A (non-exhaustive) list of ways how to combine forecasts

…or, more generally, probability measures.

  • Weighted average. For binary questions we have even more freedom: Do we average the probabilities \(\mathbb P(A)\) or do we average the odds \(\mathbb P(A)\over\mathbb 1-P(A)\)? Log-odds? Using
    • linear combinations, more commonly known as Bayesian Model averaging, or
    • geometric combinations (for binary questions)?
  • Extremising. For binary questions. If forecasters with independent sources arrive at the same conclusion—say, some event will happen with probability 80%—then we should in fact update towards something higher than 80%.
  • With restrictions on the probability distribution. Sometimes we want the resulting distribution to be in a certain class of distributions, e.g. Gaussian.
  • Via markets/betting. Note that beliefs (probability distributions) generally induce a set of bets you should be happy to take and vice versa. Now imagine a number of traders with a certain amount of money to bet on some event derivatives market. Prices in this market will be moved by these bets and will, in turn, reveal the market participants’ combined beliefs (weighted by the amount of money they traded with). The way we combine beliefs, however, depends a lot on how traders act. The first line in this paragraph already makes the assumption that they are rational (e.g. if they believe an event is virtually certain to happen, they won’t take a bet where they lose 1$ if it happens and win 1$ otherwise). But what about their utility functions? Are they Kelly bettors? Fractional Kelly bettors? Or, more realistically, much more conservative? What about their trades on other markets? Are some of their trades hedges? It turns out that, in an idealised setting where all traders are Kelly-bettors, markets are not only a wealth-weighted average of traders’ beliefs, but the market learns at the optimal rate, the market price reacts exactly as if updating according to Bayes’ Law. The same paper suggests that such a market also performs relatively well compared to the best trader – although I suspect that this might be an artifact of the unrealistic assumption of particularly aggressive traders (i.e. Kelly bettors).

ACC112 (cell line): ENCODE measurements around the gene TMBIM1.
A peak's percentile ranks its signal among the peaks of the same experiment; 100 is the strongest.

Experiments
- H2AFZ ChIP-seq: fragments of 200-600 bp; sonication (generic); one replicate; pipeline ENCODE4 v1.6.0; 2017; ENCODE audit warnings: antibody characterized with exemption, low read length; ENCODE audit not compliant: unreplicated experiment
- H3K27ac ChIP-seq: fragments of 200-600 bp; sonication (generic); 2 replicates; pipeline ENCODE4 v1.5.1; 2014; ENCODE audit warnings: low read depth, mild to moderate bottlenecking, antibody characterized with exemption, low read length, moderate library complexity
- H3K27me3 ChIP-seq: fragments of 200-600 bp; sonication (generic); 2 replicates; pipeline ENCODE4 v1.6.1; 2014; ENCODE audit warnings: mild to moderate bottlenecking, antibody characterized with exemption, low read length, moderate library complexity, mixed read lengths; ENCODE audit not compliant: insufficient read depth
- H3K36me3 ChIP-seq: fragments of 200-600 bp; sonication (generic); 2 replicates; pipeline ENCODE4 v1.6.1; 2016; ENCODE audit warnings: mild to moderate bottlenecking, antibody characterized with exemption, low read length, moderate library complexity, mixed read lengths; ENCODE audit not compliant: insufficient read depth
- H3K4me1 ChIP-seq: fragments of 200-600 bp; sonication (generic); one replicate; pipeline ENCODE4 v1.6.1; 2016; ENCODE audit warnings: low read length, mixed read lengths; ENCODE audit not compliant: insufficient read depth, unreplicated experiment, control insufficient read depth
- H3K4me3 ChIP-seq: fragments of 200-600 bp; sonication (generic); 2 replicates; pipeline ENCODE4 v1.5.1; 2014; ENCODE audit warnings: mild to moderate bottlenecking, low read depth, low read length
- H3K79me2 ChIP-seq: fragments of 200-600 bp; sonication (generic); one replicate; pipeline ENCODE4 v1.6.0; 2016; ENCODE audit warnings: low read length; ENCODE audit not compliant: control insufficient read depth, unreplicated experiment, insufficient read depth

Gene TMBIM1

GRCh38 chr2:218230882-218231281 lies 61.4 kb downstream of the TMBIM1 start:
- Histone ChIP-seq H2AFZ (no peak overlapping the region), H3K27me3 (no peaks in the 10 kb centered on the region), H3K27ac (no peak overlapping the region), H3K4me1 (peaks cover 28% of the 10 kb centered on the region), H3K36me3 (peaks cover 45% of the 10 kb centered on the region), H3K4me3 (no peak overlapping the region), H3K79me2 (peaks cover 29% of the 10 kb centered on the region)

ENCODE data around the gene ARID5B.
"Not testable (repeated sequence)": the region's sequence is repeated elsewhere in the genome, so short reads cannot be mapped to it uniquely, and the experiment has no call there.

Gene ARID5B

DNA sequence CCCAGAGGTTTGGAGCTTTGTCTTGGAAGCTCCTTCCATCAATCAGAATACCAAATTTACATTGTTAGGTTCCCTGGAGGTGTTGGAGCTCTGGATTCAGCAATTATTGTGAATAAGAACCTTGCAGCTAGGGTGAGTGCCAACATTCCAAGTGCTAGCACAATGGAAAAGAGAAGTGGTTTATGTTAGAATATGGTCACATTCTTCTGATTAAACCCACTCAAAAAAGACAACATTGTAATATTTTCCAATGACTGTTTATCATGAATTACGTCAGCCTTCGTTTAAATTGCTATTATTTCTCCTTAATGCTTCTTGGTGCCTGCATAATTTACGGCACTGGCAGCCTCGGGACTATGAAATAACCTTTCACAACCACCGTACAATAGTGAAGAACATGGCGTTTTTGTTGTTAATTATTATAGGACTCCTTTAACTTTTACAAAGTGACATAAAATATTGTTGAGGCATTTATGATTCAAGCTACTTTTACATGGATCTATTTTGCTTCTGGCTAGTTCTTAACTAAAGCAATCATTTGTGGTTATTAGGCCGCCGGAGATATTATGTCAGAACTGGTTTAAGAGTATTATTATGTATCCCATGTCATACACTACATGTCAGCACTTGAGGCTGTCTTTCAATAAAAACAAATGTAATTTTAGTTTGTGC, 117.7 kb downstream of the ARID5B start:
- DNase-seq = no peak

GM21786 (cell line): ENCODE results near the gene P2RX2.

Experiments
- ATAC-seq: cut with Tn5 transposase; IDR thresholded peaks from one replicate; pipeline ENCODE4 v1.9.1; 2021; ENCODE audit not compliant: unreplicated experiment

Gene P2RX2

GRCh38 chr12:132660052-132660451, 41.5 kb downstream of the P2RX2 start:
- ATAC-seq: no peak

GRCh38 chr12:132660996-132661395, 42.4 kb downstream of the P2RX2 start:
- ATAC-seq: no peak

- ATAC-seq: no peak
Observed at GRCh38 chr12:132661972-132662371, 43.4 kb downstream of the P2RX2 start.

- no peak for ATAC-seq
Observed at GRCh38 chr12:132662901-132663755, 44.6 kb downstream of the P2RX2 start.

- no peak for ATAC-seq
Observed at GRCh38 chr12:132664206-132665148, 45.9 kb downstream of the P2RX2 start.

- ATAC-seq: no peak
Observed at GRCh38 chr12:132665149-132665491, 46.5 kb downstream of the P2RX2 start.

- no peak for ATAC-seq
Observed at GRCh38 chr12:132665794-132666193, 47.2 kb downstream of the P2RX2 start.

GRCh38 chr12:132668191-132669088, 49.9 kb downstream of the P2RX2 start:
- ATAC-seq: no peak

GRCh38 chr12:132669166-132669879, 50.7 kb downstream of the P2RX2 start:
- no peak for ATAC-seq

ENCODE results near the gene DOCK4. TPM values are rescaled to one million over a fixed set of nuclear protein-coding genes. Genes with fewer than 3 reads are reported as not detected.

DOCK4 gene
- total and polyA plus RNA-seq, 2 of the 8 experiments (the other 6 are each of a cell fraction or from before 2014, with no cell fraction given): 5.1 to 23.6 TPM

• Effective Altruism forum user Jsevillamol wrote three posts collecting theoretical properties of, and comparing different aggregation methods (both theoretically and empirically); primarily for binary questions.
    • He concludes that the geometric mean of odds \(\sqrt[n]{o_1\dots o_n}\), where \(o_i = {p_i\over 1-p_i}\), should be one's first choice – this method of combining probabilities \(p_i\) has some theoretical appeal (it satisfies "external Bayesianity") and performs well on actual data.
    • Extremising may improve on this, but by how much (if at all) you want to extremise is very situation-dependent. (Sometimes you’ll want to extremise because markets are underconfident, a psychological bias, sometimes because different market participants actually have access to different pieces of information.)
    • He also notes that arithmetic mean of probabilities ignores information from extreme predictions, i.e. uncertainty overrides nuanced predictions. For example, \({13\%+0.0001\%\over2}\approx{13\%+1\%\over2}\), but the difference between 0.0001% (one in a million) and 1% (one in a hundred) can be huge.
    • One of the main takeaways (from user Simon_M in the comments), however, is that weighting is much more important than how you aggregate your probabilities. That is, you want to give more weight to better forecasters and more recent forecasts.